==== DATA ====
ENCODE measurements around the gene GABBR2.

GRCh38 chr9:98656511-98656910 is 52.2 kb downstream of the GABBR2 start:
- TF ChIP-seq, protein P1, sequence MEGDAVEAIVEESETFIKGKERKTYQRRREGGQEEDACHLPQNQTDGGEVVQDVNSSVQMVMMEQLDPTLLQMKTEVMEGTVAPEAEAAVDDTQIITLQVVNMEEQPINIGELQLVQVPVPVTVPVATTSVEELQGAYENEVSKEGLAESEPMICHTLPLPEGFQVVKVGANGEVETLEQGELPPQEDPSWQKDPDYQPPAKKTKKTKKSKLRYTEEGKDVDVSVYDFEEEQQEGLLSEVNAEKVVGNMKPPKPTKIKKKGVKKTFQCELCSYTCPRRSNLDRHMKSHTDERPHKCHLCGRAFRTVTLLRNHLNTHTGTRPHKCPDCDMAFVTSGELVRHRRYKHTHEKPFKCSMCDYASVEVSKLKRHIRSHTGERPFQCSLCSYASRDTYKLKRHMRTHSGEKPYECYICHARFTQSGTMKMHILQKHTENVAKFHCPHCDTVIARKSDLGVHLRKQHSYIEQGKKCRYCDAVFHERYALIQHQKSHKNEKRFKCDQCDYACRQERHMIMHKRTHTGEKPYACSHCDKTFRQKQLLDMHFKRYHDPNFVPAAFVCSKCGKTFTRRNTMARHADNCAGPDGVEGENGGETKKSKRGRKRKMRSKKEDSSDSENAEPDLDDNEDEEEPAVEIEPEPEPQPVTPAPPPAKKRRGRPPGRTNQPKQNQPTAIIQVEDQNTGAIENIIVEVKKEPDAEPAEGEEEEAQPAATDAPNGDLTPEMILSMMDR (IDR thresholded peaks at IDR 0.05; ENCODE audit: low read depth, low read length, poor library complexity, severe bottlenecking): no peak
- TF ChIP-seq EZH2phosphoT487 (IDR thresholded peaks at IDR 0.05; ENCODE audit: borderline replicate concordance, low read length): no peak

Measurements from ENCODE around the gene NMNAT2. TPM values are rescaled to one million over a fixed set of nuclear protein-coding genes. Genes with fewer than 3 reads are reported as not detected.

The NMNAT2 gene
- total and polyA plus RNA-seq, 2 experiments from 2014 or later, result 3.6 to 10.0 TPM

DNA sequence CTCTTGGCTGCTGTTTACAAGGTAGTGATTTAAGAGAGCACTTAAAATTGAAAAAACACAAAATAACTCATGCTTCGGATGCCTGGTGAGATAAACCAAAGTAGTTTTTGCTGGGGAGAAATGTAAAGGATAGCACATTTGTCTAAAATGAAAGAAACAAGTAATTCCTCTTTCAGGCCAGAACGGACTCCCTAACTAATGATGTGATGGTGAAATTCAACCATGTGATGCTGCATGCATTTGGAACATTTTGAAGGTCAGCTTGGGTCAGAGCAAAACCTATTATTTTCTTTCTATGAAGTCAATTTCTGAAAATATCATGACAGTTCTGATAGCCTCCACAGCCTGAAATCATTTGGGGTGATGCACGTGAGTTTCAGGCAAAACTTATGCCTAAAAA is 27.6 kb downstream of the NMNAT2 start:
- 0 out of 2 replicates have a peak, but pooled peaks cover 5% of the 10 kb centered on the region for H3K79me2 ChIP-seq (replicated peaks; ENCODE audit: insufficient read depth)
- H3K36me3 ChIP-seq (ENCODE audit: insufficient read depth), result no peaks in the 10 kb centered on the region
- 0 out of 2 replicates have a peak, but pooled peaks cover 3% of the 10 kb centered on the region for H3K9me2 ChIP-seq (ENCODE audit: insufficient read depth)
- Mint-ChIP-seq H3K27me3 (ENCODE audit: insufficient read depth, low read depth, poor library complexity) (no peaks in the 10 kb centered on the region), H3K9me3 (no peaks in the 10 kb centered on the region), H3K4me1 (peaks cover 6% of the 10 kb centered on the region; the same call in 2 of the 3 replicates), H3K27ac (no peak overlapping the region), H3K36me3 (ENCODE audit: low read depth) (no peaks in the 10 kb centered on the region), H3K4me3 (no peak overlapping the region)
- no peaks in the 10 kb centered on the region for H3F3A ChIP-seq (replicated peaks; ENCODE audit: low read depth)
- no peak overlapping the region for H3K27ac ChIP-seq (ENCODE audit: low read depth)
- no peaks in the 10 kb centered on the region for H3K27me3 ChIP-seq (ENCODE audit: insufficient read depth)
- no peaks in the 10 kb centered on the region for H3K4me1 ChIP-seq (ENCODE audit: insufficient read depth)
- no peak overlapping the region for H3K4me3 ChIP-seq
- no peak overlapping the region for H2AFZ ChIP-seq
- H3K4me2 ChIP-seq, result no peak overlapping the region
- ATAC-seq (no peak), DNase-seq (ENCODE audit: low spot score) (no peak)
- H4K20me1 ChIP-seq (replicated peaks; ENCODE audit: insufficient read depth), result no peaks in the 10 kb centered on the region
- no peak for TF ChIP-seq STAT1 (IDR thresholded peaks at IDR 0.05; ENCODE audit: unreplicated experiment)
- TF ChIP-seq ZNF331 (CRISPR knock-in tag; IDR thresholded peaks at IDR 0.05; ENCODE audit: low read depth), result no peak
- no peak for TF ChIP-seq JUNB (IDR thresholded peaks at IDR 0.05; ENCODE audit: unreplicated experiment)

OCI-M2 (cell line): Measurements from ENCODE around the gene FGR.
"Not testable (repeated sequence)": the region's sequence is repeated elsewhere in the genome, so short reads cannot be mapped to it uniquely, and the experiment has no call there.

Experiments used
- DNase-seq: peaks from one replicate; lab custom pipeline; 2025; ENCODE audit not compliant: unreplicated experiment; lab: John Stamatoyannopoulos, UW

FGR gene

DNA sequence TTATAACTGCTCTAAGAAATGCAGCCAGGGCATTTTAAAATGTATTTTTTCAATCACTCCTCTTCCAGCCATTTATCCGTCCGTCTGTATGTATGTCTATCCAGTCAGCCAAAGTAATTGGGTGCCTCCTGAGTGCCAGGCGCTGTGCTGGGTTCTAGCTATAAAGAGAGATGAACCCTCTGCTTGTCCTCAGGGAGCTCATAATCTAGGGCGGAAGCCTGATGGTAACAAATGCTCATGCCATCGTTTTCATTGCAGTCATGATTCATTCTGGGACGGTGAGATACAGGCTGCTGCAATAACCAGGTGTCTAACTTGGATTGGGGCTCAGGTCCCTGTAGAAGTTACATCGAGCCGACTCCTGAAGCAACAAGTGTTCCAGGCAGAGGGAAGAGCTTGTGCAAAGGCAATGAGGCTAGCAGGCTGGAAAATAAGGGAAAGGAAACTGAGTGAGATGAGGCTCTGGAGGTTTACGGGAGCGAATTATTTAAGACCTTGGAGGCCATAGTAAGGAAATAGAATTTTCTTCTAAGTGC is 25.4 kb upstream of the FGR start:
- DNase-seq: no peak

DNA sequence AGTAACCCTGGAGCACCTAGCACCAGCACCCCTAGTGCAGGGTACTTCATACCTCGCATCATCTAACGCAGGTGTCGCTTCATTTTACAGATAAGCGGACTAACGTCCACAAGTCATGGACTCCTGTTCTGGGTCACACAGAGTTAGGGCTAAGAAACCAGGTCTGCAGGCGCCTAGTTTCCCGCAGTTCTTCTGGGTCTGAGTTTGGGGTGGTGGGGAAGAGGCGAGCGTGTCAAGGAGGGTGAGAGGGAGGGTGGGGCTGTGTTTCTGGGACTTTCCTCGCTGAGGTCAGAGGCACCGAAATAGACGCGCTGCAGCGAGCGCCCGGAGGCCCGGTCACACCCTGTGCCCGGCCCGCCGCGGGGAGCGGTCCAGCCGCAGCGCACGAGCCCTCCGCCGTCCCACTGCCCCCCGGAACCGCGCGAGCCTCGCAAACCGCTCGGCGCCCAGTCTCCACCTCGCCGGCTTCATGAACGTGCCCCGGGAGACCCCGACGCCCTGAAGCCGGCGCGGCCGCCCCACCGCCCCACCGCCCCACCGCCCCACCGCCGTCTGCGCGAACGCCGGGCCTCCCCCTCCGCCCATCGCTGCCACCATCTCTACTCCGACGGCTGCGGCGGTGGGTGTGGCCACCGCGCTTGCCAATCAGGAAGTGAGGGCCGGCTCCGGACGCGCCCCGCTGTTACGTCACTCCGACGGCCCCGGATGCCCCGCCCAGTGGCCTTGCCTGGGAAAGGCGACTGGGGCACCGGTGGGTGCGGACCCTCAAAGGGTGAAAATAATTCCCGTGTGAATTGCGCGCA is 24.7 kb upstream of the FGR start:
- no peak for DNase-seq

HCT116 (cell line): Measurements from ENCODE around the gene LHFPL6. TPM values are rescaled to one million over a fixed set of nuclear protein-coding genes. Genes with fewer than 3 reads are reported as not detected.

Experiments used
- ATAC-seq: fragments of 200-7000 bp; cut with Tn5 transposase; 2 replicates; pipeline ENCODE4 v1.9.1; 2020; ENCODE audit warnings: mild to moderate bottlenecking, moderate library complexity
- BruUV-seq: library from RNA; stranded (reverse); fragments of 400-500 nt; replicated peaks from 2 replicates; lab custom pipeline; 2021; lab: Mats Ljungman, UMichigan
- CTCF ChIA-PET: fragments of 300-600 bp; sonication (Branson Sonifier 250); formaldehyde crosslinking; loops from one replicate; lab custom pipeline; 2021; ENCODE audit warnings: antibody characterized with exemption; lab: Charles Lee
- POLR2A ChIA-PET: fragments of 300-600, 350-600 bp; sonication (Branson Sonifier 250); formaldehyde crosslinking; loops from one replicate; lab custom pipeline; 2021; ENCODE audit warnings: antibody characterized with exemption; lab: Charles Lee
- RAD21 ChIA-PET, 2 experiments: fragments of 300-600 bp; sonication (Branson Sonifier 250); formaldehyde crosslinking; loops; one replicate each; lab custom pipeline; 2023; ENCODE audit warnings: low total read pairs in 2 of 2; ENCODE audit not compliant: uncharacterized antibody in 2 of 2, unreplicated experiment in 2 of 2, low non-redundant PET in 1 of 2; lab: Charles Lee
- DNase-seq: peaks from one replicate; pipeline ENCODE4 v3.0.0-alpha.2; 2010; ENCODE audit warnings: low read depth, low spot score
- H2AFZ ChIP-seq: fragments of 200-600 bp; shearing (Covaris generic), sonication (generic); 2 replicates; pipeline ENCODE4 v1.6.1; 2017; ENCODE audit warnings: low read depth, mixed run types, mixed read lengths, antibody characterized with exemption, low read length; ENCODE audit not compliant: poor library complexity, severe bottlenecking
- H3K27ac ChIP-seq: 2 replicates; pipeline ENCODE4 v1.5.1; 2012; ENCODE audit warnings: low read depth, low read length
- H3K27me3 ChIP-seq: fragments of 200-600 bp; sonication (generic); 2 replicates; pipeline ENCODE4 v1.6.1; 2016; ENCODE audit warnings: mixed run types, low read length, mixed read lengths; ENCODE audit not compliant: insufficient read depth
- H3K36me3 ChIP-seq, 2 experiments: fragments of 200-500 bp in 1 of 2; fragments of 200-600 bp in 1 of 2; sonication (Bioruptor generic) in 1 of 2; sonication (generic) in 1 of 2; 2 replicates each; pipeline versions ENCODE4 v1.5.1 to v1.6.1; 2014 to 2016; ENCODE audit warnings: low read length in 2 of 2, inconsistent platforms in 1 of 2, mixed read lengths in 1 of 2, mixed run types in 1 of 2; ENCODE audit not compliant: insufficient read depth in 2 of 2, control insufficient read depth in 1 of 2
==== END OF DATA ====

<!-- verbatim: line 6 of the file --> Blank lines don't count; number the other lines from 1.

The NMNAT2 gene